Charge separation and transport in La0.6Sr0.4Co0.2Fe0.8O3-δ and ion-doping ceria heterostructure material for new generation fuel cell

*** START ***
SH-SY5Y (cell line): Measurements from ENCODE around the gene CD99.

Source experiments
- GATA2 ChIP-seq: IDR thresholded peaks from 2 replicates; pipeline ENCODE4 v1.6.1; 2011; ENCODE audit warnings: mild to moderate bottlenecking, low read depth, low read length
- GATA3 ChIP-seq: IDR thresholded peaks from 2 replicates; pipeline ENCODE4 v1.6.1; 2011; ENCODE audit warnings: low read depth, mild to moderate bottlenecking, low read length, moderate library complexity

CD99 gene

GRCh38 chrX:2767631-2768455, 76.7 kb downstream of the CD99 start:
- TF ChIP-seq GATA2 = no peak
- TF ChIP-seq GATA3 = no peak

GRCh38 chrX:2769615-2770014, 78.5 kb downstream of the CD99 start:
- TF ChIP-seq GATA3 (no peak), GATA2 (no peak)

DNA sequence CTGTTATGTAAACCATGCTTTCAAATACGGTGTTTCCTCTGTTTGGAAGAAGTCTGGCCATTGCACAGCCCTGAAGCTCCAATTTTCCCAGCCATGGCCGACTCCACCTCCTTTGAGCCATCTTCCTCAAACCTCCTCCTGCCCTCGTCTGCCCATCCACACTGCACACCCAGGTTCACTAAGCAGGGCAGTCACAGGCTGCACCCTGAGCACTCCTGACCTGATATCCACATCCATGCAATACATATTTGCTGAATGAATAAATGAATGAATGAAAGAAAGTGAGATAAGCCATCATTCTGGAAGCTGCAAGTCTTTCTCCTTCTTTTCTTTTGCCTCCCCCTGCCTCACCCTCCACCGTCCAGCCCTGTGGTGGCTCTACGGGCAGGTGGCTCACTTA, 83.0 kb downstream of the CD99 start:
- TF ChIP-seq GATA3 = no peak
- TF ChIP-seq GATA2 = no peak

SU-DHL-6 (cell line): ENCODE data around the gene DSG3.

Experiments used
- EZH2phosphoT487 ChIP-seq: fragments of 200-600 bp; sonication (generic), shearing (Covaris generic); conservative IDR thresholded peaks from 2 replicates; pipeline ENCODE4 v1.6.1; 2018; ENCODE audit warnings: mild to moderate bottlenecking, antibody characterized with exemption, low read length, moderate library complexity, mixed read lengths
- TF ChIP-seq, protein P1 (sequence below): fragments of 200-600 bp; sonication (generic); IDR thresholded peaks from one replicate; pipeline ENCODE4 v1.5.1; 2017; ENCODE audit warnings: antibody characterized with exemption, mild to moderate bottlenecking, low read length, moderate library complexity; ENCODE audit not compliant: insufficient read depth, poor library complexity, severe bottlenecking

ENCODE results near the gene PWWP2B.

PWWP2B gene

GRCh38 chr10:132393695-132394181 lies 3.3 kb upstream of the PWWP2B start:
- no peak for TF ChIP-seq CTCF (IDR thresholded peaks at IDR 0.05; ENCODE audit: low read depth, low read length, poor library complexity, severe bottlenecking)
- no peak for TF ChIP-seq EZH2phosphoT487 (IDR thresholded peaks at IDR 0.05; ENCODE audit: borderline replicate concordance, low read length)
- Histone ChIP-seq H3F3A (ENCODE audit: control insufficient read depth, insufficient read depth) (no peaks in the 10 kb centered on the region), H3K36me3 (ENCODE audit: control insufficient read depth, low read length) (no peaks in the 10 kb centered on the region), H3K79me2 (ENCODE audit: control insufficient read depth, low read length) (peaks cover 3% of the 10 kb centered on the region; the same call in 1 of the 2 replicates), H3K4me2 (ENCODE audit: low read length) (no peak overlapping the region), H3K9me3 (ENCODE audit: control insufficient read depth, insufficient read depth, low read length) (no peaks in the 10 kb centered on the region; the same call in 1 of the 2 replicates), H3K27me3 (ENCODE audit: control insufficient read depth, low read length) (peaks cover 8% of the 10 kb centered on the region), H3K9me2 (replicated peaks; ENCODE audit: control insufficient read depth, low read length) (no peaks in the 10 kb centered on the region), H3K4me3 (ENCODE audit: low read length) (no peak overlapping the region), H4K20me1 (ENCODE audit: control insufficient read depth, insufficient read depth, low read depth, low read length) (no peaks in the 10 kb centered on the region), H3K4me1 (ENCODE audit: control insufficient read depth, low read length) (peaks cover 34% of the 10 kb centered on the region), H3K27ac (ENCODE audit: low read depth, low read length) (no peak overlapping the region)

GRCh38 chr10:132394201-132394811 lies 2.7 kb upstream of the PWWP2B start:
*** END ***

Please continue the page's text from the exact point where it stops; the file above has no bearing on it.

Functionalities in heterostructure oxide material interfaces are an emerging subject resulting in extraordinary material properties such as great enhancement in the ionic conductivity in a heterostructure between a semiconductor SrTiO3 and an ionic conductor YSZ (yttrium stabilized zirconia), which can be expected to have a profound effect in oxygen ion conductors and solid oxide fuel cells [1–4]. Hereby we report a semiconductor-ionic heterostructure La0.6Sr0.4Co0.2Fe0.8O3-δ (LSCF) and Sm-Ca co-doped ceria (SCDC) material possessing unique properties for new generation fuel cells using semiconductor-ionic heterostructure composite materials. The LSCF-SCDC system contains both ionic and electronic conductivities, above 0.1 S/cm, but used as the electrolyte for the fuel cell it has displayed promising performance in terms of OCV (above 1.0 V) and enhanced power density (ca. 1000 mW/cm2 at 550 °C). Such high electronic conduction in the electrolyte membrane does not cause any short-circuiting problem in the device, instead delivering enhanced power output. Thus, the study of the charge separation/transport and electron blocking mechanism is crucial and can play a vital role in understanding the resulting physical properties and physics of the materials and device. With atomic level resolution ARM 200CF microscope equipped with the electron energy-loss spectroscopy (EELS) analysis, we can characterize more accurately the buried interface between the LSCF and SCDC further reveal the properties and distribution of charge carriers in the heterostructures. This phenomenon constrains the carrier mobility and determines the charge separation and devices’ fundamental working mechanism; continued exploration of this frontier can fulfill a next generation fuel cell based on the new concept of semiconductor-ionic fuel cells (SIFCs).